The Clear Light Institute  
of Sukhasiddhi Foundation 

summer 2017

In the end these things matter most: 
How well did you love?  How fully did you live?  How deeply did you let go?

-Shakyamuni Buddha 



Amitabha Puja
May 31, 2017 
7-8:30 pm

Medicine Buddha Puja
 July 19, 2017 
7-8:30 pm 

Death Cafe
October 29, 2017
3-5 pm


Forget not that the earth delights to feel your bare feet and the winds long to play with your hair.

-Kahlil Gibran


DO YOU appreciate
the work of the Clear Light Institute? 
Donate Here


Compassionate Presence at the End of Life
  ONE OF THE MOST DIFFICULT experiences in my years as a nurse was to watch people die alone without someone to support them and ease their transition.  We celebrate the arrival of a new birth, but so often abandon those who face one of the most challenging and tender moments in life: their death. When we know someone is dying alone, we can meet their experience with our presence in a way that is meaningful for them. 
I had just arrived on a special care unit and was making my rounds when the charge nurse informed me that one of their patients was in an active dying stage long past what was anticipated. No family or friends had visited, although they had been informed of his condition. I offered to sit with him, which surprised his nurse. She gave me a report and I walked to his room.  

I found a thin pale man alone, lying motionless, non-responsive and with eyes closed.  The monitors revealed both low heart rate and blood pressure. Pulling up a chair, I sat next to him, introduced myself, and put my hand on his. I truly didn't know what I was going to say or do, but my years as a nurse taught me that letting go near death is often hard. Having the support and presence of another can ease this transition and I hoped to offer that to him. I shared with him what I knew about his condition and told him he was dying. He remained non-responsive, but a slight movement of his head in my direction suggested he was listening.  

Nearing death often brings up regrets and disappointments, a desire for forgiveness and closure, and a desire to reach out and express love as one prepares for a peaceful letting go.

I suggested he might be feeling some of these concerns and he could now imagine having those conversations with people in his life and feeling comforted by their response. I sat with him a while,  offering some reassuring words, including my wish that he would be able to let go into peace and love when he was ready. Later, the charge nurse called me dismayed that he had passed away twenty minutes after I left his bedside.

Among our best moments in a full life are when we feel heard, acknowledged, forgiven, appreciated and loved. Compassionate presence at the end of life supports living fully right through to the moment of death, even when the dying are non-responsive.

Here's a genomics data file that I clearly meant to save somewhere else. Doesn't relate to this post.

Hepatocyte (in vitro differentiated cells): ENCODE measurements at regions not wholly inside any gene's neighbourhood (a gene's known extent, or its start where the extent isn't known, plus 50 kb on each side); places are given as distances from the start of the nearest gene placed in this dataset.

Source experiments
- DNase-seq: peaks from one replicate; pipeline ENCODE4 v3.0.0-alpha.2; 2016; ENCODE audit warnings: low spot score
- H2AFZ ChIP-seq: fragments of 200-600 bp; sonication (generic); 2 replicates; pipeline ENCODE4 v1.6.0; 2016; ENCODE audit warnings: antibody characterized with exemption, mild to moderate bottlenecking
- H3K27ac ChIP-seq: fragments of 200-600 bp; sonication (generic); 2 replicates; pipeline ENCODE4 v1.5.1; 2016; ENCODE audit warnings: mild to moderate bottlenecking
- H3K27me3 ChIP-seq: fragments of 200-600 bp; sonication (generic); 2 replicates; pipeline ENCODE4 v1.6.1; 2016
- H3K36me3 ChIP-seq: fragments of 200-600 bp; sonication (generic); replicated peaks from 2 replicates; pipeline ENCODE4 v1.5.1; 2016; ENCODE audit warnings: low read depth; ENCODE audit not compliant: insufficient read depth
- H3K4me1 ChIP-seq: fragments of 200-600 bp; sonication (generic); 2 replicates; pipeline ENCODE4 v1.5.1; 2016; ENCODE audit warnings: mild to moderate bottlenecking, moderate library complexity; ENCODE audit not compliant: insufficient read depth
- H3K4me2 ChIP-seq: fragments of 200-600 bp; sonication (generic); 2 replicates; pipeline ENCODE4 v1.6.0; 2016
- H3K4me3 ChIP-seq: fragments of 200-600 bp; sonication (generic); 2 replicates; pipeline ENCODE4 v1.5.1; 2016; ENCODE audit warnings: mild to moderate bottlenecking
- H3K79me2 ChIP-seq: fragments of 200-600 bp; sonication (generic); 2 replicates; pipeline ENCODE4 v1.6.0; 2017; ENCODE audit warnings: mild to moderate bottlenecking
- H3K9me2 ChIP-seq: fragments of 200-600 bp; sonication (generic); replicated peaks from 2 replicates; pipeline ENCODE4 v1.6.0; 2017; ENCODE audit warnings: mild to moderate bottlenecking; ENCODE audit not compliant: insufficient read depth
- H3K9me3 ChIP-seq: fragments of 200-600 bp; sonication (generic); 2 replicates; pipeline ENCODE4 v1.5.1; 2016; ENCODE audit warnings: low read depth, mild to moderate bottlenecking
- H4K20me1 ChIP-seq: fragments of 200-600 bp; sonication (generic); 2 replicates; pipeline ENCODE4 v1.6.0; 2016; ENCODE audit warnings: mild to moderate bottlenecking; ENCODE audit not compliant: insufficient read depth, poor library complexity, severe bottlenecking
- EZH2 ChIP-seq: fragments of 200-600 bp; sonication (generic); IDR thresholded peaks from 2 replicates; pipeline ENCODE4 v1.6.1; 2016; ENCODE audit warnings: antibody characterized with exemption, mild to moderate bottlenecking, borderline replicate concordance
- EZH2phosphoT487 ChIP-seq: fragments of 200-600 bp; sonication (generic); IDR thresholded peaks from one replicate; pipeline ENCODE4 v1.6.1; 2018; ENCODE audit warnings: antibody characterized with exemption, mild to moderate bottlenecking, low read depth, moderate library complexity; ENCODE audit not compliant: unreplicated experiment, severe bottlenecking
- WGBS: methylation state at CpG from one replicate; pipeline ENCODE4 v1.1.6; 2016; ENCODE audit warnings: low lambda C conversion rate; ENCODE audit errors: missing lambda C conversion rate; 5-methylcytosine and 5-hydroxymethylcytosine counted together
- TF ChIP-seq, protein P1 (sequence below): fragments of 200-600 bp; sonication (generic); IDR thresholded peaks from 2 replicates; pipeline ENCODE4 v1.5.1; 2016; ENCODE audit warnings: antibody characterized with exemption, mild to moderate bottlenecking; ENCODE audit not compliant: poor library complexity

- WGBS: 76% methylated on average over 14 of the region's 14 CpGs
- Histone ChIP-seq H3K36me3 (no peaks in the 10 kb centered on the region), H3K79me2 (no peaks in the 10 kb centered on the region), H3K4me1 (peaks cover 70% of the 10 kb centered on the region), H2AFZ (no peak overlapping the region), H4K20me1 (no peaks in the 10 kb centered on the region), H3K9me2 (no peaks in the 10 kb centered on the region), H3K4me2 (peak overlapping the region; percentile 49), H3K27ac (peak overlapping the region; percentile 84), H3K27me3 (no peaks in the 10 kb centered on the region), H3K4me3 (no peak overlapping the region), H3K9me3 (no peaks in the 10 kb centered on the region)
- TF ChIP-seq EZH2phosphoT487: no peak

Documented  evidence supports that the non-responsive person does in fact hear us and benefits from our compassionate presence.

Finding meaning and acceptance in illness and death is not only healing, but is essentially spiritual. The Dalai Lama has often spoken of the special opportunity for transformation in the experience of death: 

From a Buddhist point of view, the actual experience of death is very important.  Although how or where we will be reborn is generally dependent on karmic forces, our state of mind at the time of death can influence the quality of our next rebirth....  so, at the moment of death, if we make a special effort to generate a virtuous state of mind, we may strengthen and activate a virtuous karma, and so bring about a happy rebirth.

To truly serve the dying, our approach must be inclusive and individualized.  A desire for a peaceful death is universal and cherished by all faiths. Supporting a peaceful state of mind at this tender time promotes a peaceful passing, which every dying person deserves.

In friendship,

Pat Berube

Amitabha Puja

Wednesday, May 31 
from 7 - 8:30 pm
at Sukhasiddhi Center 

AMITABHA is the buddha of our realm, and the embodiment of the transformation of desire and clinging into discerning wisdom. When we are faced with a terminal illness or a death of a loved one, it can be quite a challenge to find peace with what is happening. The dharma helps us to connect with the blessings, love and peace of our awakened heart. Amitabha practice helps us now while the time of death is uncertain, to establish a connection to awakened heart that as The Tibetan Book of the Dead teaches is a gateway to our awakening. Please join us in practicing this together for ourselves and for others who are dying or have died.

The Amitabha practice (puja) will done in English. Visualizations and guidance will be provided.

By donation.


Pat Berube, Director
Jennifer Dunn